Menopause is often associated with many unpleasant symptoms, including hot flashes, night sweats, vaginal dryness, reduced libido, and more. These symptoms often result from the decline in estrogen and progesterone levels. Therefore, if you want to enjoy relief from these symptoms, hormone replacement therapy (HRT) is a great treatment to explore. However, mount pleasant bioidentical hormones come in different forms, including gels, patches, tablets, and more. So, the next step is selecting the right form of hormone replacement therapy for you. Continue reading to learn about the common hormone replacement therapy types to explore.

1. Tablets

Tablets are one of the most prevalent forms of hormone replacement therapy. You should generally take a tablet every day. Both estrogen-only and combined HRT are accessible as tablets. In fact, for some women, this might be the easiest way of receiving treatment. Nonetheless, it is vital to be aware that some risks associated with HRT, like blood clots, are greater with tablets than with other types of HRT.

2. Skin Patches

Skin patches are another popular way of receiving HRT, where patients stick patches on their skin and replace them after several days. Skin patches are a greater alternative to tablets if you experience inconveniences taking a pill daily. Utilizing patches could also help you avoid some of the side effects of HRT, like indigestion, and unlike pills, they do not heighten your danger of blood clots.

3. Estrogen Gel

Estrogen gel is another type of HRT therapy that has grown in popularity in recent years. With these gels, you rub them onto your skin once daily.

As with skin patches, gels are a convenient way of receiving HRT and do not raise your danger of blood clotting. However, if you still have your womb, you may have to take some form of progesterone separately as well, to reduce your danger of womb cancer.

4. Implants

HRT also comes in tiny pellet-like implants that your practitioner inserts underneath your skin, often in the tummy area. Your doctor often numbs the area with a local anesthetic to minimize discomfort. The implant gradually releases estrogen and lasts several months, before requiring replacement.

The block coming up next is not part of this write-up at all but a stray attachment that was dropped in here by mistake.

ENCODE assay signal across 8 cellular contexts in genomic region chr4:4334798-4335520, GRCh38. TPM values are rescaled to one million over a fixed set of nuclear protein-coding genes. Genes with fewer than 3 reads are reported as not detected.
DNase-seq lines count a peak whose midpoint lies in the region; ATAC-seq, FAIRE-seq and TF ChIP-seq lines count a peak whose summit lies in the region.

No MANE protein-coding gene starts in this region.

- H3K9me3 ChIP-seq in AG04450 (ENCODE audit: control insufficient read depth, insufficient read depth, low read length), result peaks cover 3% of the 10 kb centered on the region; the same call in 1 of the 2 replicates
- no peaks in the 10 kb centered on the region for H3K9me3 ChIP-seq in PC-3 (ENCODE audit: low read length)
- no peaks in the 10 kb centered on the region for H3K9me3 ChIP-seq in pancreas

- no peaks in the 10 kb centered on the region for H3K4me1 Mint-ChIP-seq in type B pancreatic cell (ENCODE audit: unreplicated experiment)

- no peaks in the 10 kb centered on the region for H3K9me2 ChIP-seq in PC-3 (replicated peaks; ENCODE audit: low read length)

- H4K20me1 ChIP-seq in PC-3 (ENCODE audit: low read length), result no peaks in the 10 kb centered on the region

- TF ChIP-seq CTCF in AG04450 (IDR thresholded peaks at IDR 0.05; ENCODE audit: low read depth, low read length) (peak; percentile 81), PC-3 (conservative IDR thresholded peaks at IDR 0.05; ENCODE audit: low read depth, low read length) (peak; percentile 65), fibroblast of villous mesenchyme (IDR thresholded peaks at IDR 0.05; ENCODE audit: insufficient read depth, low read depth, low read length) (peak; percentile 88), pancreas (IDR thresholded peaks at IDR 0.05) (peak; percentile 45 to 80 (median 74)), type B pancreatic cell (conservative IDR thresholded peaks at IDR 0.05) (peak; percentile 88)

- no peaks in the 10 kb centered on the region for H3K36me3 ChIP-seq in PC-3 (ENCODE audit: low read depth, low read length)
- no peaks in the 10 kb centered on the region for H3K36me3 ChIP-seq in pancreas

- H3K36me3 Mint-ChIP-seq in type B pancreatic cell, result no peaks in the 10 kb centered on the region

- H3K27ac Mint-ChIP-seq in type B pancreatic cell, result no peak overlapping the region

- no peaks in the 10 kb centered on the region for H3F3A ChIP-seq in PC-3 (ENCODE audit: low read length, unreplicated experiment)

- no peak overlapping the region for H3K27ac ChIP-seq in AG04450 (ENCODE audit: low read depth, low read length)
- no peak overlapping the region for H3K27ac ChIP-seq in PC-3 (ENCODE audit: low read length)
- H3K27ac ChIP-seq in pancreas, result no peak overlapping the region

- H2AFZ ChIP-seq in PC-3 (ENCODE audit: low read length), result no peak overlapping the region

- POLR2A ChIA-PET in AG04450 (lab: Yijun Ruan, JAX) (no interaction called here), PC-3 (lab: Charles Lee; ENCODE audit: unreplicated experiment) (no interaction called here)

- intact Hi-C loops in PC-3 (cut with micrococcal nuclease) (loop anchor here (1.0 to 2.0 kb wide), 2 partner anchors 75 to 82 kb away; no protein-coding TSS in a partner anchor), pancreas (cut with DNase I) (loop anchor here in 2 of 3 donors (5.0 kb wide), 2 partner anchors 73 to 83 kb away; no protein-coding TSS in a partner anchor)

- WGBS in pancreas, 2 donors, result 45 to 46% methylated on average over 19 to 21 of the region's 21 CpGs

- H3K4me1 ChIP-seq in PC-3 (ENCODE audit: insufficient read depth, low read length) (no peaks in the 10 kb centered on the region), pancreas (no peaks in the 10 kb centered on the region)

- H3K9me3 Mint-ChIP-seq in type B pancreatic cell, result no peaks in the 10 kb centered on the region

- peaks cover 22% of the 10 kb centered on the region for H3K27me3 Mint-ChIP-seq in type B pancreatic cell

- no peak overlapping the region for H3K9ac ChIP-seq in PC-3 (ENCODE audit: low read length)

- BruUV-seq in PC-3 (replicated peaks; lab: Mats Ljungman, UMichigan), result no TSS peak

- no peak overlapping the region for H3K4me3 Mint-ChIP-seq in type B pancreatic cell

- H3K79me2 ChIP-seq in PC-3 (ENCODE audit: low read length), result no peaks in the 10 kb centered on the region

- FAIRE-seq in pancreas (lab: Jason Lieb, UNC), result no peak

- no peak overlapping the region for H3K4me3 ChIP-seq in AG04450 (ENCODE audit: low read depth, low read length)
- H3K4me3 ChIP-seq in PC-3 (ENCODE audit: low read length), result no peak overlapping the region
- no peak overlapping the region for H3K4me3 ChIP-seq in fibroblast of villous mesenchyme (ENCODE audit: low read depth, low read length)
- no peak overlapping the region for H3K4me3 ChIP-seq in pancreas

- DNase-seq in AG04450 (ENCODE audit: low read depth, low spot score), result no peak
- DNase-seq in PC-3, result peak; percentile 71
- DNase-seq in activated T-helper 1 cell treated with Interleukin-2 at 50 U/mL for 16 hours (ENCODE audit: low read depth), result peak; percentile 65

Implants are a convenient alternative if you do not want to worry about taking your treatment daily or after a few days. Nonetheless, as with estrogen gels, you must also take progesterone separately. 

If you are under a different type of estrogen and have to take progesterone alongside it, another implant alternative is the intrauterine system (IUS). An IUS releases progesterone into the womb, lasting 3-5 years, and acting as a contraceptive. However, HRT implants are not as common.

5. Vaginal Estrogen

Estrogen is also available as a cream, ring, or pessary your doctor places inside the vagina. This alternative can relieve vaginal dryness, but will not be effective with other concerns like hot flashes.

Vaginal estrogen does not bear the typical risks of HRT, like blood clots, and does not raise your risk of breast cancer. Therefore, you may use it without taking progesterone, even if you still got a womb.

Hormone replacement therapy is a standard approach for treating the unpleasant symptoms associated with menopause. However, this treatment is not suitable for everybody. Discuss HRT’s risks and potential benefits with your practitioner to help you make an informed decision. Some key factors your doctor will consider when evaluating your eligibility for HRT include your health history, age, and severity of your menopausal symptoms. If you are a good candidate for hormone replacement, your doctor will work with you to determine the suitable type of HRT, based on your individual preferences and care goals.

By Alexander James

Beau Alexander James: Beau, a mental health advocate, shares personal stories, coping strategies, and promotes mental health awareness and understanding.